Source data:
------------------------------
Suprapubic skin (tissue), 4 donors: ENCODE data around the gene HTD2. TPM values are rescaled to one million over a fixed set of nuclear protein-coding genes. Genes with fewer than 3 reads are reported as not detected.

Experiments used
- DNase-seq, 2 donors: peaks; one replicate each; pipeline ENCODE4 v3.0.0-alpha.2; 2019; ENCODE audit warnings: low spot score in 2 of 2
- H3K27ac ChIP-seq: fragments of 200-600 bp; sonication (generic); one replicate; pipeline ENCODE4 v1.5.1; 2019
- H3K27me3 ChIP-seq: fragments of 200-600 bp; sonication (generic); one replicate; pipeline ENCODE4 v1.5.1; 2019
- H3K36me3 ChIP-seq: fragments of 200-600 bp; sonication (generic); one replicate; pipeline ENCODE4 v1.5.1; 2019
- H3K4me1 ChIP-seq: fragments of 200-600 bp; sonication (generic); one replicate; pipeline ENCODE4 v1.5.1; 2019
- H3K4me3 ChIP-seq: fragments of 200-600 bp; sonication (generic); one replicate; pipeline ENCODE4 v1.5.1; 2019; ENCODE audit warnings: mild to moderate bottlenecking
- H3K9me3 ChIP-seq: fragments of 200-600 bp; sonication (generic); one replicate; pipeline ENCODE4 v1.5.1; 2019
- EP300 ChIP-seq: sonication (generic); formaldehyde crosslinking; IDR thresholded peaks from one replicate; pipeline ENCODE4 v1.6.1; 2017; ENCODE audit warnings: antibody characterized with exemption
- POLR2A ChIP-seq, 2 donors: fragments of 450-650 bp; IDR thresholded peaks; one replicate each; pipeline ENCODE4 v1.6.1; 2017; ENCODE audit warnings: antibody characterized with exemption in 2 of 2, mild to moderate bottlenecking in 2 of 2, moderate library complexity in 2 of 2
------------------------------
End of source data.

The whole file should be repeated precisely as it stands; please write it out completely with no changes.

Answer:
Suprapubic skin (tissue), 4 donors: ENCODE data around the gene HTD2. TPM values are rescaled to one million over a fixed set of nuclear protein-coding genes. Genes with fewer than 3 reads are reported as not detected.

Experiments used
- DNase-seq, 2 donors: peaks; one replicate each; pipeline ENCODE4 v3.0.0-alpha.2; 2019; ENCODE audit warnings: low spot score in 2 of 2
- H3K27ac ChIP-seq: fragments of 200-600 bp; sonication (generic); one replicate; pipeline ENCODE4 v1.5.1; 2019
- H3K27me3 ChIP-seq: fragments of 200-600 bp; sonication (generic); one replicate; pipeline ENCODE4 v1.5.1; 2019
- H3K36me3 ChIP-seq: fragments of 200-600 bp; sonication (generic); one replicate; pipeline ENCODE4 v1.5.1; 2019
- H3K4me1 ChIP-seq: fragments of 200-600 bp; sonication (generic); one replicate; pipeline ENCODE4 v1.5.1; 2019
- H3K4me3 ChIP-seq: fragments of 200-600 bp; sonication (generic); one replicate; pipeline ENCODE4 v1.5.1; 2019; ENCODE audit warnings: mild to moderate bottlenecking
- H3K9me3 ChIP-seq: fragments of 200-600 bp; sonication (generic); one replicate; pipeline ENCODE4 v1.5.1; 2019
- EP300 ChIP-seq: sonication (generic); formaldehyde crosslinking; IDR thresholded peaks from one replicate; pipeline ENCODE4 v1.6.1; 2017; ENCODE audit warnings: antibody characterized with exemption
- POLR2A ChIP-seq, 2 donors: fragments of 450-650 bp; IDR thresholded peaks; one replicate each; pipeline ENCODE4 v1.6.1; 2017; ENCODE audit warnings: antibody characterized with exemption in 2 of 2, mild to moderate bottlenecking in 2 of 2, moderate library complexity in 2 of 2